Maruti Suzuki has to figure out what makes customers accept the Kwid: Kenichi Ayukawa

Maruti Suzuki MD Kenichi Ayukawa on the competition from Renault Kwid, the Gujarat plant going on stream and production constraints at the Haryana units

Maruti Suzuki MD Kenichi Ayukawa also forecasts India becoming a 10-million car market in a decade. Photo: Pradeep Gaur/Mint
Maruti Suzuki MD Kenichi Ayukawa also forecasts India becoming a 10-million car market in a decade. Photo: Pradeep Gaur/Mint

Two things are top-of-mind for Maruti Suzuki India Ltd managing director Kenichi Ayukawa: the Renault Kwid and production constraints at his firm’s plants in Haryana that may see some customers moving away to other brands.

Ayukawa thinks that in Kwid, Renault India Pvt. Ltd has a design that is better than Maruti Suzuki’s small cars. He says with Suzuki’s Gujarat plant going on stream, a lot of the capacity issues ought to get sorted.

In an interview, Ayukawa also forecasts India becoming a 10-million car market in a decade.

Edited excerpts:

What is your take on the Kwid?

It is a very interesting model. We’ve to figure out what makes customers accept it and use that in the development of our products.

Do you see any differentiator between your small cars and the Kwid?

I think the concepts are different.

How would you explain that?

Design-wise, they have opted for an SUV-like vehicle. That is better than ours. We have to see how we are going to manage our product design and other features. Also, the size (of the Kwid) is a little larger. With the new 1,000cc engine, the price is very competitive.

But how they are going to manage their business based on that…we have to study that.

Production constraints must be a worry...

In order to retain double-digit growth, we have tried to increase our sales volume by 1.5 lakh units every year. It is quite a huge number. We are starting the Gujarat project. Factory construction is almost complete and we have already started the installation of machines. Most probably, by the end of the year, we will start production of prototypes and by the beginning of next year, around February, we will start actual production.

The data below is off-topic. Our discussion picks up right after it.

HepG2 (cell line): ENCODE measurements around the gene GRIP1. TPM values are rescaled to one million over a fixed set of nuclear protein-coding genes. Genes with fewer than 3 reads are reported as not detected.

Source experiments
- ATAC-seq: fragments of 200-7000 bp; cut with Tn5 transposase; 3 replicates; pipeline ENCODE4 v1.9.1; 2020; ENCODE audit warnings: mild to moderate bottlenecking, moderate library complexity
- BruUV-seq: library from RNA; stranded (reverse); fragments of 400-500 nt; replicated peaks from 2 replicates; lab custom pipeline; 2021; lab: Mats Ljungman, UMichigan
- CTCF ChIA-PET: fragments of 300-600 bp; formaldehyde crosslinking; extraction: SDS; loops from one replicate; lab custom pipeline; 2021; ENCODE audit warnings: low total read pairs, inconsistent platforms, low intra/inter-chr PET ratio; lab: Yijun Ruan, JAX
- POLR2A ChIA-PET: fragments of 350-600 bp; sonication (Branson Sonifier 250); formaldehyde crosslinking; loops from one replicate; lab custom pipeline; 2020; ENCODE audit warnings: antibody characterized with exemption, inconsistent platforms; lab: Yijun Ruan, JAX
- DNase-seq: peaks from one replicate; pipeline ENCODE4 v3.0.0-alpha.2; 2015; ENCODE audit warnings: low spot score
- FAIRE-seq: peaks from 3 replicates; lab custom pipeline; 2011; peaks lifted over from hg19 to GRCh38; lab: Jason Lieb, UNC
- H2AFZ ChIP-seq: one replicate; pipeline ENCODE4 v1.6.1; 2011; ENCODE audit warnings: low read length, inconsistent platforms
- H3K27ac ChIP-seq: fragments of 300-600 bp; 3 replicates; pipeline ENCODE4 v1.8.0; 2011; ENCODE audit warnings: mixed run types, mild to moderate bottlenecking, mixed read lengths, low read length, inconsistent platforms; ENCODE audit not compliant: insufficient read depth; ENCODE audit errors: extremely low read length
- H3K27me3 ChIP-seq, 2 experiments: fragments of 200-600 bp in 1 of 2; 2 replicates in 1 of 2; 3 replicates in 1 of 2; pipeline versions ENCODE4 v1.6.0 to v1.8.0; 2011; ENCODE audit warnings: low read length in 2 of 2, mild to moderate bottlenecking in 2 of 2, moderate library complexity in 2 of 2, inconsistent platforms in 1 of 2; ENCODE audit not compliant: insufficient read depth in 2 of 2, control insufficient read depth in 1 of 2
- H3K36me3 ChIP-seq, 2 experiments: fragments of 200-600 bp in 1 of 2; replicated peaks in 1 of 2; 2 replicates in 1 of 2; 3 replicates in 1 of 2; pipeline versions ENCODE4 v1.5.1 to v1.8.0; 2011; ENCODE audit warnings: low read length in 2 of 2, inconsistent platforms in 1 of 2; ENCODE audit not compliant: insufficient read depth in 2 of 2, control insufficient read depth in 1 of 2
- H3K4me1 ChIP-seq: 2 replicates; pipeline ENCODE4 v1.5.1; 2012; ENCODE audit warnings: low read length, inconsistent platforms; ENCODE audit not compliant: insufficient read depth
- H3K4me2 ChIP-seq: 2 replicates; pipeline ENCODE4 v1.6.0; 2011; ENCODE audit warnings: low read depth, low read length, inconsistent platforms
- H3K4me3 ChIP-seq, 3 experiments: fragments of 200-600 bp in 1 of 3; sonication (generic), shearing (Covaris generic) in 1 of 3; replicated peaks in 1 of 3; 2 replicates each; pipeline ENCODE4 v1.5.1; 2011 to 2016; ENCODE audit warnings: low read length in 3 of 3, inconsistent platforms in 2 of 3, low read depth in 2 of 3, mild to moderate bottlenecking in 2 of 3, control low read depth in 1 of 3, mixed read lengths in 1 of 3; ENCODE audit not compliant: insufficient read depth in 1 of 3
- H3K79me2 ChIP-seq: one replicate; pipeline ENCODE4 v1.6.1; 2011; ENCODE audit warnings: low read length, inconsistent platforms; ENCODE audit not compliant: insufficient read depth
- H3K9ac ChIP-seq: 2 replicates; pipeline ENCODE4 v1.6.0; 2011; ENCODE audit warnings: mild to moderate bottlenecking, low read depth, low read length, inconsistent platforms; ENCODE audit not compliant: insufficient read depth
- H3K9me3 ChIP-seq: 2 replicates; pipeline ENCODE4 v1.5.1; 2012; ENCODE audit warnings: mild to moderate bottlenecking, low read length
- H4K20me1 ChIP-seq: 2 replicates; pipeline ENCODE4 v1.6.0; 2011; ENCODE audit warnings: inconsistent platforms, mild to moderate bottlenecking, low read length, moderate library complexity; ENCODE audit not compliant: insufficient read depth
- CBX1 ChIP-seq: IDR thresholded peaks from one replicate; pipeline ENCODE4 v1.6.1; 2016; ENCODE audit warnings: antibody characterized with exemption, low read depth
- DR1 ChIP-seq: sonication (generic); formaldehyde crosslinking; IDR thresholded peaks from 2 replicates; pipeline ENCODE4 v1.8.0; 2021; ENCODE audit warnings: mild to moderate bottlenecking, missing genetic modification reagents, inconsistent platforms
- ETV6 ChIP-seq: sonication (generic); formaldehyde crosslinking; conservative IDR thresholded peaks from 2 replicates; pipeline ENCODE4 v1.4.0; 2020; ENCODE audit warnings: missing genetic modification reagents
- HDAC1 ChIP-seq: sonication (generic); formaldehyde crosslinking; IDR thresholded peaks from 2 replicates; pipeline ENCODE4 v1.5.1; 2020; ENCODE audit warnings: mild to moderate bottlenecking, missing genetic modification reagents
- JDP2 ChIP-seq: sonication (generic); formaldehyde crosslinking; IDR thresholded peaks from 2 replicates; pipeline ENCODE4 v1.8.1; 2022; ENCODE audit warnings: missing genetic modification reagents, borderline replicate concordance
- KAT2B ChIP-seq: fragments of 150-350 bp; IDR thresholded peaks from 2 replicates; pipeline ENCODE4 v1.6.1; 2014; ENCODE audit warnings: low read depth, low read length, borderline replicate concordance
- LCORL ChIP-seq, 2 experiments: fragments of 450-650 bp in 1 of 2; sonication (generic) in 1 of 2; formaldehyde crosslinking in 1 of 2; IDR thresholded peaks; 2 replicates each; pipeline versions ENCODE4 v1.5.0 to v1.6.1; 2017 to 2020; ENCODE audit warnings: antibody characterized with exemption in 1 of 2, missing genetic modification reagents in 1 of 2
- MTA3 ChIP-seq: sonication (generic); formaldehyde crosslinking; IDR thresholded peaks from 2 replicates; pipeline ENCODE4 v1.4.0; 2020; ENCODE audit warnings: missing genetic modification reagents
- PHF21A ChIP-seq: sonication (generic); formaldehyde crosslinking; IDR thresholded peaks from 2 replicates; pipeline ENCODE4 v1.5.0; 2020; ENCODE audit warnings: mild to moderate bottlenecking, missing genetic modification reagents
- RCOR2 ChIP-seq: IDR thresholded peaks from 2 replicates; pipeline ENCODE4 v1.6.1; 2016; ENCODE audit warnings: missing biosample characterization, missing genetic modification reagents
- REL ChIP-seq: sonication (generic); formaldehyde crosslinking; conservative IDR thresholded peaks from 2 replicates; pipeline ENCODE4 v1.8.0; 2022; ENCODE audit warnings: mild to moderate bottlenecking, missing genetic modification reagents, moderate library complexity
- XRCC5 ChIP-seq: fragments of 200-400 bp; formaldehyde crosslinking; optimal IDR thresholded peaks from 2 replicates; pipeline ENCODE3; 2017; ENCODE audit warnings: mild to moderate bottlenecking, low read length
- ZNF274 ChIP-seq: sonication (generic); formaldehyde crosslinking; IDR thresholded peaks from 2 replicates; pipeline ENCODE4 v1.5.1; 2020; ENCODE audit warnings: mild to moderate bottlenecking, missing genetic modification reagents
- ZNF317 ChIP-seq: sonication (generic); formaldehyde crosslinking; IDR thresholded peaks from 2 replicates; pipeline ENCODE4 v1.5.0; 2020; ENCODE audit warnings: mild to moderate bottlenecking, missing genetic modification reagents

With the Gujarat facility, we will have an additional 2.5 lakh in capacity. I think in the next two years, we can add additional volumes. Also, we will try and improve our Haryana factories… improve their productivity. We will try to achieve a 5% improvement in productivity. (By doing that) we can get 70,000-80,000 more units. Unfortunately, we still have backlog for the Brezza and the Baleno. So we will have to increase production and make deliveries of cars.

Do you think you will be able to hold on to your customers for so long?

That’s why we have to recognize that (waiting period) is not good for customers. Even if we produce 10,000 more, new orders are coming. That’s why the total volume backlog is so much.

Gradually, we are delivering the vehicles.

Your efforts to reduce the order backlog for Brezza and Baleno has led to an increase in waiting period for models such as the Ciaz.

Balance is very important.

Every model has a little bit of waiting time. Not only Baleno, but Ciaz and Dzire…we have to keep watching the stock.

We monitor dealers. If someone has a big stock and someone does not, then we try and make deliveries accordingly.

Do you see space for 20 manufacturers in a country like India?

It is a big number for just a three-million (car) market.

For this kind of a market, it is too many players. But the market itself is expanding. May be it will reach five million by the end of this decade and 10 million in a decade. That’s why all the players are interested in this market.

Do we see a scope for consolidation or may be contract manufacturing taking root?

The point is manufacturing is different for different companies. For example, Maruti is based on Suzuki’s production system.

Honda and Toyota follow the production systems of their parent. At Tata Motors, too, it is different.

Your agreement with Fiat in India for manufacture of engines endures.

We are still purchasing some engines. That is because we have limited capacity.

Is the demand for your diesel cars intact?

We are producing about 4 lakh diesel engines. So, there is still demand in some areas. In some areas, demand has come down.

In the context of the stigma around diesel, do you see your tie-up with Fiat lasting in the medium to long term?

Yes, as long as we use their engine (Fiat SpA and Suzuki Motor Corp. have a licensing agreement under which the Japanese company buys 1.3-litre and 1.6-litre diesel engines from the Italian firm). As long as we retain that engine, we want to keep that collaboration.

What is the update on your own family of diesel engines? Apart from the 800cc engine, there were a couple of other engines in the works.

We are planning that. Sooner or later, we will bring those here. But, the situation has changed a bit here in the last two years. We have to carefully watch the market situation and demand.

The response to the 800cc engine has not been encouraging...

It is because the environment for diesel has changed totally. People are not opting for diesel cars to the extent they were earlier as the fuel cost benefit is reducing.

People have misconceptions about diesel engines. We have to change that mindset. All diesel vehicles are facing those kind of difficulties.